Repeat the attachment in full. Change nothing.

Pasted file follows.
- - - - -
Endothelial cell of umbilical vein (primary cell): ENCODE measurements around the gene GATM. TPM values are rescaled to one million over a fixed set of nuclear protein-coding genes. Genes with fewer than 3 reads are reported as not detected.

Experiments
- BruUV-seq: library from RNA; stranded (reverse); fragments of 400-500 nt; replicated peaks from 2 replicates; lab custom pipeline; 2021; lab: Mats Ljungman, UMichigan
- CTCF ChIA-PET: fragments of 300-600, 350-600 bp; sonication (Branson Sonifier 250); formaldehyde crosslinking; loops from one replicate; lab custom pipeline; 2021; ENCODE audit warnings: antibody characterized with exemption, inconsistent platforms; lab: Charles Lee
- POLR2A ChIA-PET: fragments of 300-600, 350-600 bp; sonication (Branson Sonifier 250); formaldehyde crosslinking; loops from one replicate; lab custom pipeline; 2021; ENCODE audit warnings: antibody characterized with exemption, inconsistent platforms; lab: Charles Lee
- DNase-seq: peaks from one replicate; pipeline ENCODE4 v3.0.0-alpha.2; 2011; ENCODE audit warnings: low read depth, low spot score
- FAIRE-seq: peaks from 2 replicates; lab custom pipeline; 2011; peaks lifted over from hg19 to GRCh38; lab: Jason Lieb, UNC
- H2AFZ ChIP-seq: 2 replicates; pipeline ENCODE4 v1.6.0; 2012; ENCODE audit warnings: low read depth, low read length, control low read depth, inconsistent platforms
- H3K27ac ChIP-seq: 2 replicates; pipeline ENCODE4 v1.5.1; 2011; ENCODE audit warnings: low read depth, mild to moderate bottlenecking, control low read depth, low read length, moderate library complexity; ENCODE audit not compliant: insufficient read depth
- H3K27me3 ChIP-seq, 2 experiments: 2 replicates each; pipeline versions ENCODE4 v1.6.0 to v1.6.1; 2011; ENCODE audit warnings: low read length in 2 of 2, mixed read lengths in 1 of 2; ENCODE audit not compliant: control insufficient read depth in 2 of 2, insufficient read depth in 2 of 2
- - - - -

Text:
Endothelial cell of umbilical vein (primary cell): ENCODE measurements around the gene GATM. TPM values are rescaled to one million over a fixed set of nuclear protein-coding genes. Genes with fewer than 3 reads are reported as not detected.

Experiments
- BruUV-seq: library from RNA; stranded (reverse); fragments of 400-500 nt; replicated peaks from 2 replicates; lab custom pipeline; 2021; lab: Mats Ljungman, UMichigan
- CTCF ChIA-PET: fragments of 300-600, 350-600 bp; sonication (Branson Sonifier 250); formaldehyde crosslinking; loops from one replicate; lab custom pipeline; 2021; ENCODE audit warnings: antibody characterized with exemption, inconsistent platforms; lab: Charles Lee
- POLR2A ChIA-PET: fragments of 300-600, 350-600 bp; sonication (Branson Sonifier 250); formaldehyde crosslinking; loops from one replicate; lab custom pipeline; 2021; ENCODE audit warnings: antibody characterized with exemption, inconsistent platforms; lab: Charles Lee
- DNase-seq: peaks from one replicate; pipeline ENCODE4 v3.0.0-alpha.2; 2011; ENCODE audit warnings: low read depth, low spot score
- FAIRE-seq: peaks from 2 replicates; lab custom pipeline; 2011; peaks lifted over from hg19 to GRCh38; lab: Jason Lieb, UNC
- H2AFZ ChIP-seq: 2 replicates; pipeline ENCODE4 v1.6.0; 2012; ENCODE audit warnings: low read depth, low read length, control low read depth, inconsistent platforms
- H3K27ac ChIP-seq: 2 replicates; pipeline ENCODE4 v1.5.1; 2011; ENCODE audit warnings: low read depth, mild to moderate bottlenecking, control low read depth, low read length, moderate library complexity; ENCODE audit not compliant: insufficient read depth
- H3K27me3 ChIP-seq, 2 experiments: 2 replicates each; pipeline versions ENCODE4 v1.6.0 to v1.6.1; 2011; ENCODE audit warnings: low read length in 2 of 2, mixed read lengths in 1 of 2; ENCODE audit not compliant: control insufficient read depth in 2 of 2, insufficient read depth in 2 of 2